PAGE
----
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This region lies on the Mull of Kintyre. It is small but not insignificant in style and was a major producer in the Victorian era. Whiskies tend to exhibit a mix of characteristics from both the Highlands and Islands Fine examples include Springbank and the slightly softer Glen Scotia.
The Highlands are covered with a variety of rock including granite, sandstone and limestone. Snow melt seeps into the rock and emerges in the mountain springs, running through the heather covered ground. Common flavours are floral and heathery with low or no peat content. Culturally peat is not commonly used, although there are always exceptions, i.e. Clynelish is mildly smoky. For a really classic Highland Malt try Glengoyne.
Surrounded by sea, briny, seaweedy winds add saltiness to the peaty soils. Heather completes the picture. Try sweet and salty Arran, smoky Talisker from the Isle of Skye or Highland Park from Orkney.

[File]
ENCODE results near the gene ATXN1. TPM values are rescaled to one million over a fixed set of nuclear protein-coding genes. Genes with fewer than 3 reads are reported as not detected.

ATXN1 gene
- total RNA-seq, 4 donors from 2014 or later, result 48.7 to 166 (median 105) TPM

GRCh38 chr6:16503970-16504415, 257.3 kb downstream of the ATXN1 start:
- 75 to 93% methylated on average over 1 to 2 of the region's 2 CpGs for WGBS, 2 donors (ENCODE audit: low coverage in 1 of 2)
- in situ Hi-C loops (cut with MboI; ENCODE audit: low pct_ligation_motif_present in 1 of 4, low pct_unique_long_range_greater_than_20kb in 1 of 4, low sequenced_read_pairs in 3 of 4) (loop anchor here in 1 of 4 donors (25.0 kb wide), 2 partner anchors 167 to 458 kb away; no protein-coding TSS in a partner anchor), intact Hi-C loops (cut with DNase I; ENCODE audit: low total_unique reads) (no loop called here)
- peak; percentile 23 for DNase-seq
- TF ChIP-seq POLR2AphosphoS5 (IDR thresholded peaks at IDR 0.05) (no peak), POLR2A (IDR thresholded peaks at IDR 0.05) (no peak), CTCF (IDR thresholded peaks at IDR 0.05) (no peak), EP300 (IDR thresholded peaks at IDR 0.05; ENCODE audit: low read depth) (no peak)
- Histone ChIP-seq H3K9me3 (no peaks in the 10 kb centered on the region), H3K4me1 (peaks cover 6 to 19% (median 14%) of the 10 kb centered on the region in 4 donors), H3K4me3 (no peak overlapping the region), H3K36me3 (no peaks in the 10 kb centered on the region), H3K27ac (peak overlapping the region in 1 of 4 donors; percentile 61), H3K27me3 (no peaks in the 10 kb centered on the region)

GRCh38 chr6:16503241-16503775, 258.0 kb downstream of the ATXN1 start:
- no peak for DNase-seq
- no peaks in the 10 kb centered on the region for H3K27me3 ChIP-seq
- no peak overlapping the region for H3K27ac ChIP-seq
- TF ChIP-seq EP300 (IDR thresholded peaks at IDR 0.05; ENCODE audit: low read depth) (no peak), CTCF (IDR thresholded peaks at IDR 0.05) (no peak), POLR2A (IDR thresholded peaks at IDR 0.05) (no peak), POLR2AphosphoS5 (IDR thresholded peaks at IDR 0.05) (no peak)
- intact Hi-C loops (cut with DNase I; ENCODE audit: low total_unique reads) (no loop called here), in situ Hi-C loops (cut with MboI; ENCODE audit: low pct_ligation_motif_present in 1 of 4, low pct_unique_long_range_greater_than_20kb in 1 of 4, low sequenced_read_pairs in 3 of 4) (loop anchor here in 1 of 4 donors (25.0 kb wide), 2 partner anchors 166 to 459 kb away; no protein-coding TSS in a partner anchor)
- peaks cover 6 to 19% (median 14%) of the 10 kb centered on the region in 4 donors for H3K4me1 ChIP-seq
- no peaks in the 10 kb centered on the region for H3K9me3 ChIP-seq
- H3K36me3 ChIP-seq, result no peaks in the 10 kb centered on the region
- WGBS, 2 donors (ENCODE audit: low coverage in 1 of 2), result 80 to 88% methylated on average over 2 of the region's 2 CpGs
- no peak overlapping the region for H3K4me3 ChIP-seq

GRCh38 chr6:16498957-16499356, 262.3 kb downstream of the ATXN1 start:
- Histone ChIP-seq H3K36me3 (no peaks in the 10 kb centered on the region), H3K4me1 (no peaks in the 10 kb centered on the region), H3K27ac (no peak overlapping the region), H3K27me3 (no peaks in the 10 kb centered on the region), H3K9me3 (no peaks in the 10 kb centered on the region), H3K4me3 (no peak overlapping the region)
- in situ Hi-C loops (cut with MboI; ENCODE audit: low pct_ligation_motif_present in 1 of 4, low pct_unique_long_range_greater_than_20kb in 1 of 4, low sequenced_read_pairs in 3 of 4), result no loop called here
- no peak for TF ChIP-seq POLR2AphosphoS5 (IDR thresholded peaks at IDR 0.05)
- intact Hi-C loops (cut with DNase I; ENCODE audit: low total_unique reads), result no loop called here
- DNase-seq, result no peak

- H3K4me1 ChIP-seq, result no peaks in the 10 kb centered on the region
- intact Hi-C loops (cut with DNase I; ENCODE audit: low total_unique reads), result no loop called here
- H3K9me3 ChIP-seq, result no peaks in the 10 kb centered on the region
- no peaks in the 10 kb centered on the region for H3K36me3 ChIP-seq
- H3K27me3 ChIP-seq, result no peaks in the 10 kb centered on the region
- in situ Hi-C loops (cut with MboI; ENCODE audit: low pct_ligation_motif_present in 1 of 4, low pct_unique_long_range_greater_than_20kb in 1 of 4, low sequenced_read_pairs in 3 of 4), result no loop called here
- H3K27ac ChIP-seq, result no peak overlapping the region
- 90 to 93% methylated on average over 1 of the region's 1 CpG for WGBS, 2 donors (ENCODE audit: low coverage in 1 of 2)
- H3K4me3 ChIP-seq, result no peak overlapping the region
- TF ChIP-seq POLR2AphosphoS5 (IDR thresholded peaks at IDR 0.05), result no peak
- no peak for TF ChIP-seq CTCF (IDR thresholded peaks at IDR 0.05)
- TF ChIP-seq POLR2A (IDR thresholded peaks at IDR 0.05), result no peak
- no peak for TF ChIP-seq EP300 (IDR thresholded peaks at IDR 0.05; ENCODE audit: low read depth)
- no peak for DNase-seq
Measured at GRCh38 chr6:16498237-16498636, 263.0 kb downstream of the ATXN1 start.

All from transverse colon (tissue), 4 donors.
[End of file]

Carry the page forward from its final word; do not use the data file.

Here lays the oldest rock in Scotland and from it runs water to the distilleries of Bowmore and Bruichladdich. Culturally whiskies from this region are malty and peaty, peat being the traditional and plentiful fuel used in the kilning process. Seaweed lends a medicinal quality to Laphroaig and bog myrtle gives the whiskies a sweet nose and a bitter flavour.
The Lowlands region is mainly covered in carboniferous rock. This tends to give the whisky crisp, dry flavours. Unusually for Scotland they are often triple distilled which adds a smoothness and lightness to the whisky. Examples of Lowland whiskies are Auchentoshan and Glenkinchie.
The Speyside Region
Here, most distilleries began as illicit stills, hidden in isolated locations, drawing water from the mountain springs that feed the river Spey. It is commonly held that the perfect factors exist to make the perfect dram. Hard granite rock, reluctant to release minerals into the water and hillsides covered in peat and heather contribute to soft acidic water, perfect for making whisky. Try Glenfarclas, Aberlour or Craigellachie